The investment loss on the pension trusts was 2.8%, when the expectation was a FY2018 investment gain of 6.6%. Reflecting the actual FY2018 loss along with the expected FY2018 gain, we estimate that there was a net investment loss of $141 billion. This is the first year since 2008 that there has been a negative investment return. Since 2008, pension plan asset allocations to equities decreased to about 31.0%, from about 43.9%, while fixed income allocation has increased to about 49.4% from about 41.4%.
While the $57.5 billion contributed for 2018 was high, it was still a decrease when compared with about $62 billion in 2017 contributions. Pension expense in FY2018 declined by $4.1 billion to $16.2 billion, from $20.3 billion in FY2017. One may reasonably conclude that pension expense will increase in FY2019 because of the poor FY2018 asset performance.
Detailed comments and illustrations follow in the remainder of the 2019 PFS. Various tables with historical values can be found in the Appendix, including a newly added table in this year’s study which provides pension plan figures classified by business sector for the Milliman 100 companies.
The first nine months of 2018 saw rising U.S. equity markets and rising discount rates. Plan assets climbed while liabilities fell. But the 4th quarter of 2018 brought plummeting equity markets and a halt to rising discount rates. We estimate that the funded ratio of the Milliman 100 plans climbed above 91.0% on September 30 before falling to 87.1% by December 31.
With the average discount rate rising by 58 basis points during 2018 for the calendar fiscal year plans, we estimate that their pension liabilities decreased approximately 5% on an economic basis (due to the passage of time and changes to discount rates, ignoring benefit payments and accruals). Plans with significant allocations to fixed income as part of a liability-driven investment (LDI) strategy typically have allocations to long-duration high-quality bonds. During 2018 these bonds lost approximately 5% due to rising yields—closely tracking the decrease in pension liabilities. Interestingly, U.S. equities lost a similar amount, while non-U.S. equities lost significantly more. Cash and short duration fixed income were among the only asset classes to avoid losses during 2018.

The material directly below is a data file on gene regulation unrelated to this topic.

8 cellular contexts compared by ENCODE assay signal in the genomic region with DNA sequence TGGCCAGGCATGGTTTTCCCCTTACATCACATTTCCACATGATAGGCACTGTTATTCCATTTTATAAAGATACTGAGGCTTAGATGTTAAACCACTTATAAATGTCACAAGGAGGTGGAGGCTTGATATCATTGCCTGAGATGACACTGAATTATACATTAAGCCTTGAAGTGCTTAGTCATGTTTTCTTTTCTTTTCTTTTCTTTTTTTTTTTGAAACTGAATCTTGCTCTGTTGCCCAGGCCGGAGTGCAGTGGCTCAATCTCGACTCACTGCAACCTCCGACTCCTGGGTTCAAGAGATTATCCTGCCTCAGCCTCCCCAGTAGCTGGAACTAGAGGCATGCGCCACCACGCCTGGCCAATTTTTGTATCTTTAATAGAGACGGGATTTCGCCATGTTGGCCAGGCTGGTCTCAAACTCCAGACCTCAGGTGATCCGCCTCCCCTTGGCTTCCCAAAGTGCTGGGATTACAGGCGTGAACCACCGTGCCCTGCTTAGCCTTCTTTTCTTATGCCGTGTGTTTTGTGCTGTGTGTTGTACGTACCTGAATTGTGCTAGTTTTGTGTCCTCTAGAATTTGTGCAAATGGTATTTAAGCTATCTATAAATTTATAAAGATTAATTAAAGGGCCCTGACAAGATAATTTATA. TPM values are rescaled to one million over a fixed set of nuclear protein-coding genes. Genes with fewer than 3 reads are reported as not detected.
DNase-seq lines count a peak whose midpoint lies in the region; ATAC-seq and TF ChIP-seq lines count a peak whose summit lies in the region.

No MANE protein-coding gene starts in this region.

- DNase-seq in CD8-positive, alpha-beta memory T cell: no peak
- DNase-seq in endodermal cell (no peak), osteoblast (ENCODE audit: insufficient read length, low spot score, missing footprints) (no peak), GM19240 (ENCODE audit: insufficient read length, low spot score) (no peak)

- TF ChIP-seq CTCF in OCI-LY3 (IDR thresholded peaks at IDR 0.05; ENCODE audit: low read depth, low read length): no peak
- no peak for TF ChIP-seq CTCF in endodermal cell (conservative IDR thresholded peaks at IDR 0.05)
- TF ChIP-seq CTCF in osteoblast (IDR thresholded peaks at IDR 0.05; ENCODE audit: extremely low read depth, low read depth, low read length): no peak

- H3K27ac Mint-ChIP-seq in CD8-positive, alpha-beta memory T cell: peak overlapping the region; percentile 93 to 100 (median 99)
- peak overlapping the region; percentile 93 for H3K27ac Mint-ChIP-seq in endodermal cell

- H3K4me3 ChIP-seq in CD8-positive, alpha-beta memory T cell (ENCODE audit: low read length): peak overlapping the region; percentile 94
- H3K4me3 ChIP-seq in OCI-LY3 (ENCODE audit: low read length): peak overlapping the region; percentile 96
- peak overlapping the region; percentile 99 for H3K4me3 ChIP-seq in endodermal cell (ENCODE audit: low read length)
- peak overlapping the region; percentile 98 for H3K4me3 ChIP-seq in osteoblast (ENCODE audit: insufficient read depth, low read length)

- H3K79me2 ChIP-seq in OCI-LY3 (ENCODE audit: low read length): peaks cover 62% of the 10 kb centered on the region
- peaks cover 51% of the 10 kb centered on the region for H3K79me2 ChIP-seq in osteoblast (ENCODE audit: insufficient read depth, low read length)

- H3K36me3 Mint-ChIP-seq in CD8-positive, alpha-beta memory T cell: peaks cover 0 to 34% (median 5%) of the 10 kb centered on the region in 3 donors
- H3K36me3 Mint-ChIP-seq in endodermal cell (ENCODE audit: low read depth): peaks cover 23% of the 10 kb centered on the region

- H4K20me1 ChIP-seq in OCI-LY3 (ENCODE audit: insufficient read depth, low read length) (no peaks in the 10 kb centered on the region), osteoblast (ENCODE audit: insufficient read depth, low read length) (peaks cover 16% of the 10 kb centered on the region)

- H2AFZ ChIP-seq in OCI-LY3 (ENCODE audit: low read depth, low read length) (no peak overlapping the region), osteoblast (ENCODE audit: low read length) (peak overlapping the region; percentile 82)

Rates of return earned in 2018 for the 84 companies sponsoring pension plans with calendar fiscal years ranged from -10.2% to 2.4%, with an average of -3.9%. Only two plans earned a positive return. Returns mostly fell in the -6.5% to -1.5% range (70 plans), with eight plans earning returns below -6.5% and six plans earning returns above -1.5%. Generally, plans with greater allocations to equities earned lower returns. The 24 plans with equity allocations of at least 50% earned an average return of -5.5% while the 20 plans with equity allocations below 25% earned an average return of -2.3%.
FIGURE 3: ESTIMATED RATES OF RETURN EARNED IN 2018 FOR PLANS BY THEIR ALLOCATION TO EQUITIES (CALENDAR YEAR FISCAL YEARS ONLY)
FIGURE 4: ESTIMATED RATES OF RETURN EARNED IN 2018 FOR PLANS BY THEIR ALLOCATION TO FIXED INCOME (CALENDAR YEAR FISCAL YEARS ONLY)
Equity allocations in the pension portfolios fell to an average of 31.0% by the end of 2018. The companies comprising the Milliman PFS have generally shifted toward higher allocations of fixed income investments. This trend has surfaced as plan sponsors shifted allocations to de-risk their pension plans over the past decade.
The actual asset return for the plan sponsor with the highest allocation to equities (74.5%) was -6.9%, which was worse than the return of -1.4% for the plan sponsor with the lowest allocation to equities (5.3%) in 2018. The highest asset return among all companies with calendar fiscal years was 2.4%, while the lowest was -10.2%.
In prior years, investment allocations made by plan sponsors had showed a trend toward implementing LDI strategies. Generally, this involves shifting more assets into fixed income positions. This trend appears to have continued in 2018. The percentage of pension fund assets allocated to equities, fixed income, and other investments was 31.0%, 49.4%, and 19.6%, respectively, at the end of FY2018, compared with 36.1%, 45.0%, and 18.9%, respectively, at the end of FY2017.
Unlike in FY2017, when plans with high allocations to fixed income (over 50%) underperformed the other plans (10.6% average return compared with 14.6%), in FY2018 the plans with high allocations to fixed income outperformed the other plans (-2.6% compared with -4.4%).